Last modified: Thursday, August 18, 2011
IU's Leading Index for Indiana declined in July; economy expected to struggle in the coming months
FOR IMMEDIATE RELEASE
Aug. 18, 2011
BLOOMINGTON, Ind. -- The Leading Index for Indiana (LII) stumbled in July. After eking out a small gain in June, the LII continued its downward trajectory since the beginning of the year.
The LII fell three-tenths of a point in July, from 96.5 to 96.2. The LII's latest movement is further evidence that the economy is expected to struggle in the coming months, said Timothy Slaper, director of economic analysis at the Indiana Business Research Center (IBRC) in Indiana University's Kelley School of Business, which compiles the monthly report.
Other economic indicators also dipped in July. The Ceridian-UCLA Pulse of Commerce Index™ (PCI), a real-time measure of the flow of goods to U.S. factories, retailers and consumers, fell 0.2 percent in July, offsetting some of the 1 percent rise in May. In addition, the Thomson Reuters/University of Michigan Index of Consumer Sentiment plummeted by more than 10 percent in July amid the tumult over the federal debt ceiling.
"The automotive sector does not have much gas in the tank either," Slaper said. "Early returns for August floor traffic are off slightly from July and manufacturer incentives are up -- a sign of sputtering demand."
The "Jitters Index" for August "posted a massive increase," according to CNW Research. In short, car sales are going to be wobbly, at an annualized rate in the 11.5 range.
Not only are the coming months expected to show weak economic growth, the recovery of the last couple years was not as strong as originally thought, Slaper said. The Bureau of Economic Analysis recently revised the past four years' national gross domestic product (GDP) figures. The revision was not favorable.
"The data now show the economy diving deeper at the nadir of the recession than previously reported," he observed. "The data also shows that the economy did not recover as quickly. According to the revised figures, U.S. GDP has yet to regain its post-recession peak of four years ago. This meager economic growth helps explain why the employment rebound has been so fragile."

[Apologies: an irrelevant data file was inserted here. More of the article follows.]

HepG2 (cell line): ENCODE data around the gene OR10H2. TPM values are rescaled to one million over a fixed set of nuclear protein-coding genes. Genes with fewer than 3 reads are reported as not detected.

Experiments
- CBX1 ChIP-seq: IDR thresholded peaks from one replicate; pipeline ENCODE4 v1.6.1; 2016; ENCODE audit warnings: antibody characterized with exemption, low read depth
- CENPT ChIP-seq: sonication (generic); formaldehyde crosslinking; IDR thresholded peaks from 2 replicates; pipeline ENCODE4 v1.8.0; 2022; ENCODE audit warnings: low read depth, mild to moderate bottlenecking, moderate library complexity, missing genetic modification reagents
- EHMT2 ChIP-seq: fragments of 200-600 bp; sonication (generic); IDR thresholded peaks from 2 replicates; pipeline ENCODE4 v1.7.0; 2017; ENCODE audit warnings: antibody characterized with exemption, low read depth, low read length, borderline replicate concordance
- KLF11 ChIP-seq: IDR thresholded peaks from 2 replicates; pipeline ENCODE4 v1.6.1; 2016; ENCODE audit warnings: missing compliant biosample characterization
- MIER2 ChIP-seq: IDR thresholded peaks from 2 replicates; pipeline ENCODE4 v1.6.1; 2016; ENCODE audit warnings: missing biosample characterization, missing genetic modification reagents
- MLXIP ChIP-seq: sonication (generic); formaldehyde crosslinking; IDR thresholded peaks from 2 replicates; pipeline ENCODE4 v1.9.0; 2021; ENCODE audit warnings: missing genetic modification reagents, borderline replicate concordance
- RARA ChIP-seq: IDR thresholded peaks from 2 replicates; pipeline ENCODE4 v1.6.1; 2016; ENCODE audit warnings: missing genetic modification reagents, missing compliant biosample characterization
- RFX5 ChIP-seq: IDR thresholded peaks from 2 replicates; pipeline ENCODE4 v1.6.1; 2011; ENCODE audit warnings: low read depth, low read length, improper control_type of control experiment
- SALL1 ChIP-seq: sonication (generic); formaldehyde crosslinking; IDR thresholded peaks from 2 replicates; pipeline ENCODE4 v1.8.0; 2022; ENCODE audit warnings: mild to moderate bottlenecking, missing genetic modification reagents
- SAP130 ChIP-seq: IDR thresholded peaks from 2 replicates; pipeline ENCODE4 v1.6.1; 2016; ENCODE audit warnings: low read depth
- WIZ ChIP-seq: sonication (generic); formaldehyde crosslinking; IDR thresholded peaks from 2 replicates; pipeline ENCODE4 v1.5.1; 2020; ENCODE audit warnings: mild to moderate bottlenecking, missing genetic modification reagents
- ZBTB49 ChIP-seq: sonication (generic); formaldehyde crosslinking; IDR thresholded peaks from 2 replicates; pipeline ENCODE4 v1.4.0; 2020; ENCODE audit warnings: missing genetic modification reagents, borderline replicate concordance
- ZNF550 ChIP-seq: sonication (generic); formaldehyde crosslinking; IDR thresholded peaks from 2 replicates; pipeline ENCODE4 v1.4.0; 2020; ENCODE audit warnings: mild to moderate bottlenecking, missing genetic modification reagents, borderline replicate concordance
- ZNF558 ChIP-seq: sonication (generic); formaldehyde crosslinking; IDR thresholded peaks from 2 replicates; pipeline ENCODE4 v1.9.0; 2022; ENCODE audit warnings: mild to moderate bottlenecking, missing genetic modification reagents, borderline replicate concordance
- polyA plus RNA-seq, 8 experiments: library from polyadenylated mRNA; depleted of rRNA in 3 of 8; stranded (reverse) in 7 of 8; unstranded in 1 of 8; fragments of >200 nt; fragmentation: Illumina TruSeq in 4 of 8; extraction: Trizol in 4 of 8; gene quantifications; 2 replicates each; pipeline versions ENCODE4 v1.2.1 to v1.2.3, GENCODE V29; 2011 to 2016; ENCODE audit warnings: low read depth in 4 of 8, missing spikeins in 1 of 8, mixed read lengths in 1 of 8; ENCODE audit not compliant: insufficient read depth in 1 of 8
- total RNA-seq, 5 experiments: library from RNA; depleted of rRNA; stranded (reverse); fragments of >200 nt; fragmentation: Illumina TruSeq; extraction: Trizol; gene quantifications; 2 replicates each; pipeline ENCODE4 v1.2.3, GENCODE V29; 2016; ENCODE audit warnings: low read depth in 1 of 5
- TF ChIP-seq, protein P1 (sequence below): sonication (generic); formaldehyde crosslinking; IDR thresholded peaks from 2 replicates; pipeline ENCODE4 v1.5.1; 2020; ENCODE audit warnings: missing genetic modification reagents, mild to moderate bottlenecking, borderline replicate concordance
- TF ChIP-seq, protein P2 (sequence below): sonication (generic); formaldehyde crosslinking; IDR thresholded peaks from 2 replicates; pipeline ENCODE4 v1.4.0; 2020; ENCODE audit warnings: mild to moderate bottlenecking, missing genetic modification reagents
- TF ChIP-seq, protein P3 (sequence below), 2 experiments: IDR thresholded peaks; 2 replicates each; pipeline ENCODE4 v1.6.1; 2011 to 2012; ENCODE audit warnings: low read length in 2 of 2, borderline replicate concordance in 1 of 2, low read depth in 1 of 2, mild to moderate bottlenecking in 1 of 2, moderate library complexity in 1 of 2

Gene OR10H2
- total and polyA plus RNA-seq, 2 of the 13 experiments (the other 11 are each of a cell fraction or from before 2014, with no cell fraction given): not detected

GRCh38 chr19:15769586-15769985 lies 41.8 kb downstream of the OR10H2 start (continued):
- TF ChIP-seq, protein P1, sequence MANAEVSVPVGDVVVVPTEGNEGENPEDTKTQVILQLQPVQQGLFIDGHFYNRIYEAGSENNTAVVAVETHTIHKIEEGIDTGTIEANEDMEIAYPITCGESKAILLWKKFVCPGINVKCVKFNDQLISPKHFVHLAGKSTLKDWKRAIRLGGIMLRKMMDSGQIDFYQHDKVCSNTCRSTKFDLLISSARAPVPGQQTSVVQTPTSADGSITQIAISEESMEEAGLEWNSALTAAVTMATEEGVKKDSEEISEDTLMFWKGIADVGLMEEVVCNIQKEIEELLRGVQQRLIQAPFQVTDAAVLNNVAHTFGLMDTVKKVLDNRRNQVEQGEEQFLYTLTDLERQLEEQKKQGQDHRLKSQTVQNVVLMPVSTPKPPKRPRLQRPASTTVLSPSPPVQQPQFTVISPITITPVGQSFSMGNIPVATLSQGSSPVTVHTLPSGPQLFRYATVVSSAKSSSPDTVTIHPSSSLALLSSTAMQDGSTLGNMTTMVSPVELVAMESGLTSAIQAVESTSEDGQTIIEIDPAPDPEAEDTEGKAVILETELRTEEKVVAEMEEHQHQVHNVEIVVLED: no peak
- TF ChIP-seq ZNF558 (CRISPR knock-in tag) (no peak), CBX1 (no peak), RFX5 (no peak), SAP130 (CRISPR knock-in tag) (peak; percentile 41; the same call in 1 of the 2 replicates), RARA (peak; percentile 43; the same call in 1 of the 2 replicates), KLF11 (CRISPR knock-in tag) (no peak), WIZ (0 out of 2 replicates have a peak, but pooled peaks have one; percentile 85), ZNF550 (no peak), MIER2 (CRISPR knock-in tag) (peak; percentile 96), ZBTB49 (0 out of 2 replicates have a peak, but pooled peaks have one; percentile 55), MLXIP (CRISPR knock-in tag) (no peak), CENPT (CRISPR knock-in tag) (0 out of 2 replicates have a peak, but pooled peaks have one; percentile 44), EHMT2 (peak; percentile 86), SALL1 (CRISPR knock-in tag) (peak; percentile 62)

Drivers of Change
Confidence in the housing market continues to explore the bottom. The National Association of Home Builders' Housing Market Index (HMI) dropped from 16 to 13 in June but now sits at 15. Regionally, things look worse. While the Northeast and West saw an uptick in builder confidence, the Midwest index fell.
"Based on other measures of consumer confidence -- the Jitters Index and the Index of Consumer Sentiment -- home builders must be echoing what they hear from prospective buyers," Slaper said. "While buying conditions couldn't be more favorable in terms of interest rates, prices and selection, the uncertain economic climate and concerns about job security are keeping people out of the market."
The Institute for Supply Management's Purchasing Managers Index (PMI) experienced another substantial decline this month, wiping out the increase from June. The index fell from 55.3 to 50.9.
"This is a troubling sign, because values above 50 indicate a growing manufacturing sector, whereas values below 50 indicate a contracting manufacturing sector," Slaper explained. "Of note, inventories switched from growing to contracting, as did new orders. Many respondents to the survey indicated that while domestic sales had become sluggish, exports remained strong. Also, some observed that inflation pressures were finally starting to subside."
Unfilled orders for motor vehicles and parts -- the indicator for the auto sector -- rose slightly in June. The Census Bureau also revised May's figure up, indicating some mild positive movement in the motor vehicles component of the LII.
July's auto sales firmed up as the month came to a close, registering a marginal increase over July 2010. August sales -- at a seasonally adjusted annual rate -- will be lucky to beat July's 12.2 million units given the softness in consumer confidence and the fall in early August floor traffic.
The Dow Jones Transportation Average (DJTA) took a tumble in July along with the rest of the stock market. The DJTA dropped from 5,424 to 5,184; a decline of 4.4 percent. Investors have been jittery lately as a result of uncertainty over the budget deficit and European debt crises.
Interest rates on 10-year Treasuries remained constant at 3 percent in July. As a result, the interest rate spread portion of the LII remained relatively constant, as the Fed Funds rate held near 0. The Federal Reserve recently announced that it intends to keep the Fed Funds rate at this historically low for another two years in order to avoid a double-dip recession.
About the Leading Index for Indiana
The LII, developed by the Indiana Business Research Center (www.ibrc.indiana.edu/), is designed to reflect the unique structure of the Indiana economy. It is a predictive tool that signals changes in the direction of the economy several months before the economy has changed. In contrast to economic forecasts, which use sophisticated statistical models to foretell particular levels for a wide variety of economic activities and outcomes in the future, a leading index is a simple construct that indicates a general direction of future economic activity expected in the next five to six months.